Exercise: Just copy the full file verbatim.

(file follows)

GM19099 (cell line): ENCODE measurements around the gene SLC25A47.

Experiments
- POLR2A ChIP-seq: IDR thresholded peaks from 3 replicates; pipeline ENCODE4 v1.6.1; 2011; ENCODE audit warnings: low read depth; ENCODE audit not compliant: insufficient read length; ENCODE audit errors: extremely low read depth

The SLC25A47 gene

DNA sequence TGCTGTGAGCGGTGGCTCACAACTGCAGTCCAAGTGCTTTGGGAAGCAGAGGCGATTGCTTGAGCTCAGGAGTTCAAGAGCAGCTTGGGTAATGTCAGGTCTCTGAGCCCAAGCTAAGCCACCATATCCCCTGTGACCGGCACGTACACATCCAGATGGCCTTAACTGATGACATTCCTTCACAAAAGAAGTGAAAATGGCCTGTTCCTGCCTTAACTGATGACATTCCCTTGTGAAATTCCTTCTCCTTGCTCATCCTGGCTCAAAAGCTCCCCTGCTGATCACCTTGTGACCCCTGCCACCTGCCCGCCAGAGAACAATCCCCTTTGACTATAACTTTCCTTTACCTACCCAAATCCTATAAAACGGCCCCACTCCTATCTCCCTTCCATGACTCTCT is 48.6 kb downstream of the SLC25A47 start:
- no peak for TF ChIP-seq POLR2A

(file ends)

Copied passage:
GM19099 (cell line): ENCODE measurements around the gene SLC25A47.

Experiments
- POLR2A ChIP-seq: IDR thresholded peaks from 3 replicates; pipeline ENCODE4 v1.6.1; 2011; ENCODE audit warnings: low read depth; ENCODE audit not compliant: insufficient read length; ENCODE audit errors: extremely low read depth

The SLC25A47 gene

DNA sequence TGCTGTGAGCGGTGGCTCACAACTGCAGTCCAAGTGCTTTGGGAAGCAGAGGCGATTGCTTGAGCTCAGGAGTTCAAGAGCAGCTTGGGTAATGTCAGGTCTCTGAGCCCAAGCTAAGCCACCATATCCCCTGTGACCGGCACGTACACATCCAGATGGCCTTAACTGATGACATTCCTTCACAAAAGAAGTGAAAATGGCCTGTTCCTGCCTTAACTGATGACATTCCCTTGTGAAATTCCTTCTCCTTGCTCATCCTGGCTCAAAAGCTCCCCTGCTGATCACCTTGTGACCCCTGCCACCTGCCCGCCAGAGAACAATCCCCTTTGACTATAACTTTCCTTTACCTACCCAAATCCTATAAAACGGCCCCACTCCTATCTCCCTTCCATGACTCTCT is 48.6 kb downstream of the SLC25A47 start:
- no peak for TF ChIP-seq POLR2A